Looking Back: Into a Clouded History

West Bloomfield Beacon | Published September 11, 2017

In 2013, while co-teaching an anthropology class on Apple Island for Western Michigan University, I became interested in the vacation habits of the Campbell family, who occupied the island from 1856 until the first quarter of the 20th century. I decided to use the Campbell family and their experience on Apple Island as a focus for my dissertation work. Amongst the many artifacts we found that helped us cobble together the history of the Campbells were kaolin pipes, commonly referred to as clay pipes.

Nineteen unique pipes within a collection of 46 pipe fragments likely associated with the Campbell occupation were found. Many of these pipes were unadorned, yet others were decorated with designs such as stitching, fleur-de-lis and stars.

Historically, pipes and their decorations represented many themes in American life beyond the calming yet stimulating, compulsive yet satisfying sensations attributed to smoking.

Archaeologists, as well as other scholars, have suggested that smoking was connected to class camaraderie, national and ethnic identity, diplomacy, and power relations, among other social dynamics, according to Georgia Fox in “The Archaeology of Smoking and Tobacco.”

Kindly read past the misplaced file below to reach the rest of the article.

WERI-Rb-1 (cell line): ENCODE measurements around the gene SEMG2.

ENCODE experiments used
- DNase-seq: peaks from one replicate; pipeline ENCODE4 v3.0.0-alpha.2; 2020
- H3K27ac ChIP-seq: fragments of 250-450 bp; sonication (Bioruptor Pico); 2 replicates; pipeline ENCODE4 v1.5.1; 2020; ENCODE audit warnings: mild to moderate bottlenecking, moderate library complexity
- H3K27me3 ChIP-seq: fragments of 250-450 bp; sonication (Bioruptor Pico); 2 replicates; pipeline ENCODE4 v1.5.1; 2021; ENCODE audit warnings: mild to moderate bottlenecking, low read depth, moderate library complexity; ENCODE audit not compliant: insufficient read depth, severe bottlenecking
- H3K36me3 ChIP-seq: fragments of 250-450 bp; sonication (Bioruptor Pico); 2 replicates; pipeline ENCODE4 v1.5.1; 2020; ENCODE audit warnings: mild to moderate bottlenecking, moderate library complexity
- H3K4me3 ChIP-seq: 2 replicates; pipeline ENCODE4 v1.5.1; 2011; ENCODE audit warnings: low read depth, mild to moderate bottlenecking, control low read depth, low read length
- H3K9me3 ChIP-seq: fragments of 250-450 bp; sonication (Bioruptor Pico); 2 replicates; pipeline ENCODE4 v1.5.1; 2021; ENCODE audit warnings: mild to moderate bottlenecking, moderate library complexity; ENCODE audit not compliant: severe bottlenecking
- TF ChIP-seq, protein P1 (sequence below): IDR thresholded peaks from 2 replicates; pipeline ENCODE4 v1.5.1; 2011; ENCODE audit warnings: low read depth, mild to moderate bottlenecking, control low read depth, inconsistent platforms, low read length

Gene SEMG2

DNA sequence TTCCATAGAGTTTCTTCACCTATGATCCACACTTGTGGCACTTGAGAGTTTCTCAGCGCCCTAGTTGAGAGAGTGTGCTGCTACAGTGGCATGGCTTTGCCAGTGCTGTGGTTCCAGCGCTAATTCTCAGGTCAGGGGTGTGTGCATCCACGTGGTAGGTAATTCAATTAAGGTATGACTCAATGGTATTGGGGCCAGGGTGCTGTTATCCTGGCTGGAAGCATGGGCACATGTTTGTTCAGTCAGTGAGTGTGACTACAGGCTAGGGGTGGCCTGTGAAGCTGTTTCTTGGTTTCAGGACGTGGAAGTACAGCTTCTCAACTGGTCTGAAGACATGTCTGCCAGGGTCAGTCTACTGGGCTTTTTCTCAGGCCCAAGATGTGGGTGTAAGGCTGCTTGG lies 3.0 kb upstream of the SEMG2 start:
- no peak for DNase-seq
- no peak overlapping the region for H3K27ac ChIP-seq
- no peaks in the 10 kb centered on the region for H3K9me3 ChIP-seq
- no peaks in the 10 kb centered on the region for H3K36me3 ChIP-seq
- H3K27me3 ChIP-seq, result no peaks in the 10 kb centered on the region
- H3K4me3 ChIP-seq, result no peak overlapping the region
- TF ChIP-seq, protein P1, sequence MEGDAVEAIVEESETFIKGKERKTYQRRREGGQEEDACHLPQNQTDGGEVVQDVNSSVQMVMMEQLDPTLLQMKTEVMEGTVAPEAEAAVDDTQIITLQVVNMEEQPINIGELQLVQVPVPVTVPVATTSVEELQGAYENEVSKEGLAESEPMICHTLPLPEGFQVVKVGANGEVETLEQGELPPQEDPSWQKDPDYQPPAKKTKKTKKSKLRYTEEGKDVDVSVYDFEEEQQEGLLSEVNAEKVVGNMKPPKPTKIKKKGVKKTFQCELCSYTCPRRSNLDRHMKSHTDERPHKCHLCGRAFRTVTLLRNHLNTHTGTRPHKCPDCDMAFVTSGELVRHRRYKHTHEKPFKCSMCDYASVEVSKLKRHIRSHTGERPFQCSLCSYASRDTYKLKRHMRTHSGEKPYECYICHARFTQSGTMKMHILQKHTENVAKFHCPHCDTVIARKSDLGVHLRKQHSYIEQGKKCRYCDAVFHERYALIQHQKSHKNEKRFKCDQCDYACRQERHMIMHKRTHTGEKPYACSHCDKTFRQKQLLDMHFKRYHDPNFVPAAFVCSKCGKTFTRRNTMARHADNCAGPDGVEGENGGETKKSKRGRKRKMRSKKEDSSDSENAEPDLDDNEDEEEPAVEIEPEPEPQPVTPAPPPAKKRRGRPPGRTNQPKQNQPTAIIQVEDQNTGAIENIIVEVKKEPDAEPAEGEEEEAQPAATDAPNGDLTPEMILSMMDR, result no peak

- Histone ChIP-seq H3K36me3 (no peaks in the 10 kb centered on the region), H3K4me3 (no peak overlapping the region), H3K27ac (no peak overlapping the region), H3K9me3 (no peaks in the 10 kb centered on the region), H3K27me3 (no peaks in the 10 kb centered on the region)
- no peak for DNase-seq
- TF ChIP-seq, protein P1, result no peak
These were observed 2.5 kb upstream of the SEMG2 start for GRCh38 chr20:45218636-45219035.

Considering that the Campbell family was Scottish and devout Presbyterians, the sheer number of pipes discovered is thought-provoking. Their dedication to religion is juxtaposed with the negative view that many Christians held toward smoking in the 19th century; however, there was no canonical tobacco ban.  A Presbyterian-style tobacco blend was manufactured in the early 20th century that, according to historical lore, was blended for a minister of the Church of Scotland.

— Mark Hoock, M.A., Ph.D. candidate in the Anthropology Department of American University in Washington, D.C.